Yellowknife’s Giant Mine produced 7 million ounces of gold between 1948 and 1999

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Mary RoseTHUNDER BAY – Situated in Canada’s far north, Yellowknife’s Giant Mine produced 7 million ounces of gold between 1948 and 1999. Originally the site of the mine was a traditional hunting ground where the abundance of nature flourished – now it is a toxic site for all time. They took the gold away and left 237,000 tonnes of arsenic behind, enough to poison the entire planet several times over. Mary Rose, an aboriginal woman of the Dene people, lives in a community next to the abandoned mine.

Her people have become the guardians of eternity since the only way scientists believe we can manage the arsenic is to freeze it and filter water from the mine – in perpetuity.

Realizing the enormity of the problem, Mary Rose sounds the alarm to her people: how will they communicate this grave danger to generations that will follow in 1000 years, in 100,000 years that there is a poison hidden under the mine? What language will our future ancestors even speak? How will we transmit the hidden danger? Build pyramids? Carve petroglyphs?

Kelly Saxberg shares, “I started working with France several years back on her Mackenzie pipeline documentary. She told me this story and I couldn’t believe it. It is really shocking and hard to understand how mines have limited responsibility for the messes they leave. I spent the day with Mary Rose when we shot this promo in Yellowknife and what I learned was very depressing. She and her community have an immense task ahead of them because they live there and always will”.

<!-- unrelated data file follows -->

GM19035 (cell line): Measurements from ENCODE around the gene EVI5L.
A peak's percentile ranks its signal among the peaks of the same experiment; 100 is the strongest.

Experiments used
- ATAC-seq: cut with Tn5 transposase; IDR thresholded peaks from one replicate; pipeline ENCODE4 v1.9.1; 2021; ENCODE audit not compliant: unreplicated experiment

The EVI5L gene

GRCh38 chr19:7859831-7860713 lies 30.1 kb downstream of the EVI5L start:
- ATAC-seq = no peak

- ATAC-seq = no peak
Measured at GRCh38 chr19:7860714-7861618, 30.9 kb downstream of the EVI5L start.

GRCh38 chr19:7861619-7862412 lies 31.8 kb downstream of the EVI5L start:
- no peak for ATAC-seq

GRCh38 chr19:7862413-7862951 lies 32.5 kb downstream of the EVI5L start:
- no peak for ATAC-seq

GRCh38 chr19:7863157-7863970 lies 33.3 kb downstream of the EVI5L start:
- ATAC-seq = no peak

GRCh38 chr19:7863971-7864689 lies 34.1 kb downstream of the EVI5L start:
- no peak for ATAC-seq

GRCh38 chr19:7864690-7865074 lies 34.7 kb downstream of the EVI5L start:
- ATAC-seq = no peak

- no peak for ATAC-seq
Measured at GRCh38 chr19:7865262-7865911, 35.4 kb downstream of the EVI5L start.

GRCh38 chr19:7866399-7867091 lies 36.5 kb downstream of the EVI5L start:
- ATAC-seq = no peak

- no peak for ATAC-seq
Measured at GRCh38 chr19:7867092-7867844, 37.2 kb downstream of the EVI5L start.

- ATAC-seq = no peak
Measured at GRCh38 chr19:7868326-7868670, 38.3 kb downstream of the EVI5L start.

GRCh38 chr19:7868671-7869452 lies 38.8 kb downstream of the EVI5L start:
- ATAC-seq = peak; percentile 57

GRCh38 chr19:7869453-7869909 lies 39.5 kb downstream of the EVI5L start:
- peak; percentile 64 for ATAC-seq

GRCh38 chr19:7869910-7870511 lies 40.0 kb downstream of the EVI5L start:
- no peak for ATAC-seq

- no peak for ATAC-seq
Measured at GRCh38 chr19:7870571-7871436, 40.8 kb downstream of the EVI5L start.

She and her community need to arm themselves first with knowledge, then pass on that knowledge to future generations. She is determined to learn what she can from other aboriginal peoples that have dealt with environmental disasters, and scientists who are experts on arsenic and nuclear wastes. Her people have transmitted knowledge since time immemorial via legends. Perhaps Mary Rose needs to create a new legend about the monster that lurks beneath the Giant mine, a legend that can be transmitted from generation to generation to save the lives of her future great grand-children.

Kelly Saxberg is a film producer, director and editor in Thunder, Bay Ontario who has worked on over 70 films. She first worked with France Benoit as an editing consultant for her film on the macKenzie Valley pipeline.

Right now Saxberg is looking for broadcasters interested in airing the documentary.

Kelly Saxberg
25 High Street North
Thunder Bay ON P7A 5R1
phone/fax 1-807-345-0221
www.shebafilms.com
www.vimeo.com/shebafilms

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